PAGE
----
The Albuquerque Historical Society actively supports educators in our mission to promote and preserve all matters relating to the history of Albuquerque. Towards that end, we provide resources and incentives for Educators. These include:
The Albuquerque Historical Society provides a Speakers Bureau as a resource for high school history and social studies teachers. Most topics are appropriate for a high school’s New Mexico history class. The teacher would need to prepare their students prior to the speaker’s presentation by having classroom discussion or student research on the topic. Volunteer speakers will provide their presentation upon request. Communication and scheduling is directly between the requesting teacher and the speaker. The speaker does not receive an honorarium. The speaker will indicate what audio visual equipment is needed. To find out what topics are currently available and to learn how to schedule a speaker, visit our Speakers Bureau page.
The Albuquerque Historical Society has established a source documents repository as a resource for high school history programs. Documents cover basic historical events occurring since the initiation of statehood in 1912. Creation of this information provides teachers with a readily available resource to help build lesson plans for the teaching of New Mexico history at the high school level. View our Source Documents Index page.
Teacher resource guides for Albuquerque’s Tricentennial
As part of the City’s celebration of it’s 300th anniversary, excellent resource guides were developed for teachers. Many lesson plans are available covering diverse topics such as geology, founding of Albuquerque, trade routes, land grants, civil war, the coming of the railroad, sports and many more. These are provided in grade appropriate pdfs. Download the 4th Grade Tricentennial Teacher’s Resource Guide or the 7th Grade Tricentennial Teacher’s Resource Guide.
New Mexico Magazine State Centennial Issue
New Mexico Magazine published a comprehensive thirteen page article on the History of New Mexico since 1912 in their January 2012 issue. Through the generous donations by individuals and businesses, the Albuquerque Historical Society was able to supply the January 2012 issue to all Albuquerque high schools and several other schools in the state. Now, the Editors of New Mexico Magazine have graciously allowed us to distribute this article to educators directly. Download the New Mexico Magazine January 2012 State Centennial Article.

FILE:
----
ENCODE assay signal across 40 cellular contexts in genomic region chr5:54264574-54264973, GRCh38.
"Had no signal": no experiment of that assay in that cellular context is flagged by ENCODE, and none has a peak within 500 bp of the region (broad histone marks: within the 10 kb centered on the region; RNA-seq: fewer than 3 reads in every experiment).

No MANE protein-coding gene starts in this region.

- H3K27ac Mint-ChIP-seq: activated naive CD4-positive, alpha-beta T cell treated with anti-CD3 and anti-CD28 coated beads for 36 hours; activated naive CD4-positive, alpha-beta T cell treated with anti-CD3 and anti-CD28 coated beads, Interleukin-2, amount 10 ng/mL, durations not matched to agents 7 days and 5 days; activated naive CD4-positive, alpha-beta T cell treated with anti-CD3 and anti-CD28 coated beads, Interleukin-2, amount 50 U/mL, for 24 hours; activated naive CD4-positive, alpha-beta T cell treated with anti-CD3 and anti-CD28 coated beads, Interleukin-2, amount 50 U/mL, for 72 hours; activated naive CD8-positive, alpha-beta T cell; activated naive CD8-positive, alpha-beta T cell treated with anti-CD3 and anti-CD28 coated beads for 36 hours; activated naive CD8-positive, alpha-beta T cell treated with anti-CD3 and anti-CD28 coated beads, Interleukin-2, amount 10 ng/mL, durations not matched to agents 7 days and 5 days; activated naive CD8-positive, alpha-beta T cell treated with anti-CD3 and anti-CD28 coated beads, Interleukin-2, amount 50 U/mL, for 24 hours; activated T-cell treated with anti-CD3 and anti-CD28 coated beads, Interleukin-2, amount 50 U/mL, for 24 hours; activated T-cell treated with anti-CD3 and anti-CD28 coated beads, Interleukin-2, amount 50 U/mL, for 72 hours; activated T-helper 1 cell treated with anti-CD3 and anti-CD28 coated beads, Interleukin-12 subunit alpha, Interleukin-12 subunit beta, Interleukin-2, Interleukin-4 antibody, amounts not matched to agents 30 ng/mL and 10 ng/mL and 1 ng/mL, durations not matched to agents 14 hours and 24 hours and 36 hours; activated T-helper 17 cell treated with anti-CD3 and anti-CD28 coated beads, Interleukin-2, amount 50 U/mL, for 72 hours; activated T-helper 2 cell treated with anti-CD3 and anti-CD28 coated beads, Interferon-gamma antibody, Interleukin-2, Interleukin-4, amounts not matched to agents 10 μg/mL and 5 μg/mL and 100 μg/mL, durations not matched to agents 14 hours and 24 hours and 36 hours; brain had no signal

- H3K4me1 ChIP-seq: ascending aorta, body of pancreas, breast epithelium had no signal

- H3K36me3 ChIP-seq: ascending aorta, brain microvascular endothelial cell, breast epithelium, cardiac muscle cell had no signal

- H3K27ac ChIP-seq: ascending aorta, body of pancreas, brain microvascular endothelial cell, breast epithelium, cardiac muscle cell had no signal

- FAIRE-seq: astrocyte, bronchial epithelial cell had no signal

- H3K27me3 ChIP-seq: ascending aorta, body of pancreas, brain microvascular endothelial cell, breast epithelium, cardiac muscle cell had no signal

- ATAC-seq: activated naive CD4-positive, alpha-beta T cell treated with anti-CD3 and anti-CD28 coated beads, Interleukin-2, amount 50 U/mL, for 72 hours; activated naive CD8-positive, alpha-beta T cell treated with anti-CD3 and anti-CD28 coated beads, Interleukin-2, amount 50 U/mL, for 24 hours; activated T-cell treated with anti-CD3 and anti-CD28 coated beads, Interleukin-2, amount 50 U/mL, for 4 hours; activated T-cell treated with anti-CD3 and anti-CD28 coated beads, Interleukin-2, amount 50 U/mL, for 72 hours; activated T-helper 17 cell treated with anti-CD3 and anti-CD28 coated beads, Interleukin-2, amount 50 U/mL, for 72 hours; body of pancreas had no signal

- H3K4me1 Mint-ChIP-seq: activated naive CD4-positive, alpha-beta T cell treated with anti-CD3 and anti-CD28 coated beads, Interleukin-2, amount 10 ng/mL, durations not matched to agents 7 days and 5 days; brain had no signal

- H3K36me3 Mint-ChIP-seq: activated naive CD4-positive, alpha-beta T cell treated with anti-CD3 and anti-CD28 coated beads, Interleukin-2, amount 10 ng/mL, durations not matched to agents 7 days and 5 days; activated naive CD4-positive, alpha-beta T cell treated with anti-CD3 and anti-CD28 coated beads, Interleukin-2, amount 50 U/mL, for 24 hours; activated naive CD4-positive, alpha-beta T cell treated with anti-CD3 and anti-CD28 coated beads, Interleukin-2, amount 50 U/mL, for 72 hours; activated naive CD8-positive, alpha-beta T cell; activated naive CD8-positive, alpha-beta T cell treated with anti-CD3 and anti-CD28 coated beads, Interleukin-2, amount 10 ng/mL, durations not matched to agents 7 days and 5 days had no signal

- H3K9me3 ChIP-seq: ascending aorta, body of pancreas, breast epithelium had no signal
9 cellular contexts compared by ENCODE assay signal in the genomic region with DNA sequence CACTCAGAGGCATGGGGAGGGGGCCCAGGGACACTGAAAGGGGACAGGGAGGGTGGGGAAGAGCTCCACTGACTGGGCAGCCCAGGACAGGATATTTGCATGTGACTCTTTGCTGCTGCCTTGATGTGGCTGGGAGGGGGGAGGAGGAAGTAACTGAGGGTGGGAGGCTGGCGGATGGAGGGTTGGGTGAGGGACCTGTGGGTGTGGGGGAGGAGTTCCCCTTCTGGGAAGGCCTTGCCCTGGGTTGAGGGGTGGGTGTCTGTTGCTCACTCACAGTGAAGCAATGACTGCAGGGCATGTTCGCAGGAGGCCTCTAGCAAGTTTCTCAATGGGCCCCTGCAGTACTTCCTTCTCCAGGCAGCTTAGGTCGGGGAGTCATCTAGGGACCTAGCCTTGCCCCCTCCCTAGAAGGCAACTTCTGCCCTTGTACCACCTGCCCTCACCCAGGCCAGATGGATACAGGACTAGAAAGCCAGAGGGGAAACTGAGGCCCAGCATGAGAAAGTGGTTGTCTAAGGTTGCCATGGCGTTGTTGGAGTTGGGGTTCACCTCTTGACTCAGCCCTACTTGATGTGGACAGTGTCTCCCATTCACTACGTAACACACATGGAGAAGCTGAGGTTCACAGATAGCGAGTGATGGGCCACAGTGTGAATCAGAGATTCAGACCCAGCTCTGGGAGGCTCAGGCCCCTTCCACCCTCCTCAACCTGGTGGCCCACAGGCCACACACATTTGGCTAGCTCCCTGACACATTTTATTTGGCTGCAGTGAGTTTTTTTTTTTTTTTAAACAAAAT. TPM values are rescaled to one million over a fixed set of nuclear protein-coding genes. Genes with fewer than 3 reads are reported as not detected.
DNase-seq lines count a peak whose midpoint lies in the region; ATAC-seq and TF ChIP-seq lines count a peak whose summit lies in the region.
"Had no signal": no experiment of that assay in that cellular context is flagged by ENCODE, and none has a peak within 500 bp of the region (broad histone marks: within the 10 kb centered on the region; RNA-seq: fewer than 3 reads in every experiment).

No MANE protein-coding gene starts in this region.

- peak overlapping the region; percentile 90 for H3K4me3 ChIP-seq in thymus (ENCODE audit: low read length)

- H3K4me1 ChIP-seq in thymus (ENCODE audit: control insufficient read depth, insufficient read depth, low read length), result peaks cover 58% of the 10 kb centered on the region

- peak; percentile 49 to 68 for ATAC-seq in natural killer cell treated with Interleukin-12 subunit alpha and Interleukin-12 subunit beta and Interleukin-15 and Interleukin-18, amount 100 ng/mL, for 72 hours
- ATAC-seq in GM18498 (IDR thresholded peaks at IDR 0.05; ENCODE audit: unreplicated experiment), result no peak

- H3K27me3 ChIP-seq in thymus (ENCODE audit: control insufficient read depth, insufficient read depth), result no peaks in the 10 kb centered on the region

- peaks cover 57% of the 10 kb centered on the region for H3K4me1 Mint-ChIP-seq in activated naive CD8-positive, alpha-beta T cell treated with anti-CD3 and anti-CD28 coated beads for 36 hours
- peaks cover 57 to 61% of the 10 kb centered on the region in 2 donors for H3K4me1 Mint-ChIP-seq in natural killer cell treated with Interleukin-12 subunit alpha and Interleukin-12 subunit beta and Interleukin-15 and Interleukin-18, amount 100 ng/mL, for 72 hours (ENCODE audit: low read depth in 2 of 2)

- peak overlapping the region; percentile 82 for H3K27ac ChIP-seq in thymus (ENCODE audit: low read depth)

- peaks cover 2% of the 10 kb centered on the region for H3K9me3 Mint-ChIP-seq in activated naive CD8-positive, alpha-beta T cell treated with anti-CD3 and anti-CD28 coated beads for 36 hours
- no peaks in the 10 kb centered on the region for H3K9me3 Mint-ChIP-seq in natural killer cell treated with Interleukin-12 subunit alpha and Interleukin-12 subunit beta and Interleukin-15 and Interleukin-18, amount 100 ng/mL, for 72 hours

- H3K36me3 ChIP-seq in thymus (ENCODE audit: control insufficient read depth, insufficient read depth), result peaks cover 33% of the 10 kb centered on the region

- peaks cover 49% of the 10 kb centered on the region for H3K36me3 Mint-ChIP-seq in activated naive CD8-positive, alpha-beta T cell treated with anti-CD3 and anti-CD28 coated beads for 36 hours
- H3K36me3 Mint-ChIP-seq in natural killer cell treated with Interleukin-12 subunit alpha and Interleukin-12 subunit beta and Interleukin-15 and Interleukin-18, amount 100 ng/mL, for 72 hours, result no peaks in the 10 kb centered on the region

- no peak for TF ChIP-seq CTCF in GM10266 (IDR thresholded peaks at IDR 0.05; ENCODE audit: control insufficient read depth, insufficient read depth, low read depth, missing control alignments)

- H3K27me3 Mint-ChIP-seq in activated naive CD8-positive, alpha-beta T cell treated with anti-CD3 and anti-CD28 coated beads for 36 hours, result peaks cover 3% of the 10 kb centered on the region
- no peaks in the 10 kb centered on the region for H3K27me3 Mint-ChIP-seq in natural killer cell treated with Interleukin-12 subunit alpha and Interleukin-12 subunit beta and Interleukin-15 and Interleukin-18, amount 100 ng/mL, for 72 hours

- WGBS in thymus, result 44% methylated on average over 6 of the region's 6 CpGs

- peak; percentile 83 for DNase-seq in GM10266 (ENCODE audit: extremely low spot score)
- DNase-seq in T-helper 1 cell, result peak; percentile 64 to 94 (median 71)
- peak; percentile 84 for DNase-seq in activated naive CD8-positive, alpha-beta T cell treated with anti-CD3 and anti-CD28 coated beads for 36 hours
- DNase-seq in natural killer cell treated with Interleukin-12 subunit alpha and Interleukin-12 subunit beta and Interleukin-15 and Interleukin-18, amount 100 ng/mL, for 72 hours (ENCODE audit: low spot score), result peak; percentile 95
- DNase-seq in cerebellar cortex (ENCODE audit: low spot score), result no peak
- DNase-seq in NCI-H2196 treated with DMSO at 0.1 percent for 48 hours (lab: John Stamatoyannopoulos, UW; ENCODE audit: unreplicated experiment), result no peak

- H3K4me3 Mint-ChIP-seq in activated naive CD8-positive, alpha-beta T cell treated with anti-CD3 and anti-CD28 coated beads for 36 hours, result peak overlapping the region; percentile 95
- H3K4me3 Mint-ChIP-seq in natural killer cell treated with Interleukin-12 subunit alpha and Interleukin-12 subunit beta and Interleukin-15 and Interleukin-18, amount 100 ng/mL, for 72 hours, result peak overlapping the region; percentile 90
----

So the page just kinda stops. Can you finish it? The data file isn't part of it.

There is also an extensive Teacher’s Guide to State Centennial Resources including sample lesson plans and classroom exercises managed by the University of New Mexico Libraries and funded by UNM’s Center for Regional Studies,
Albuquerque’s Environmental Story
The book “Albuquerque’s Environmental Story: Educating for a Sustainable Community” is an award-winning teaching resource that “was created to help students relate caringly to their local natural and human environment. A primary objective of the document is to foster a mindset in Albuquerque’s future citizens which can lead to a sustainable future for their community,” It is still used in classrooms throughout the city and includes anecdotes about the city, hands-on science activities, teacher worksheets and questions about such topics as public policy, pollution, historic preservation, the built environment, transportation, neighborhoods and downtown redevelopment.
The New Mexico Humanities Council offers high-resolution maps through its online Atlas of Historic New Mexico Maps. The website is a rich resource for New Mexico history teachers, including a large collection of first person accounts and oral histories, archival photographs and illustrations, links to full-text resources (many of which are out of print), links to community and state historical resources, audio, and video, as well as a selection of historic maps depicting major historical eras from the first European explorations through the 1920s. The New Mexico Humanities Council has also developed lesson plans to use in conjunction with these maps. The lesson plans are designed to be a sequence, but teachers can also use them individually, to illustrate a certain point, or to supplement other classroom work on an era.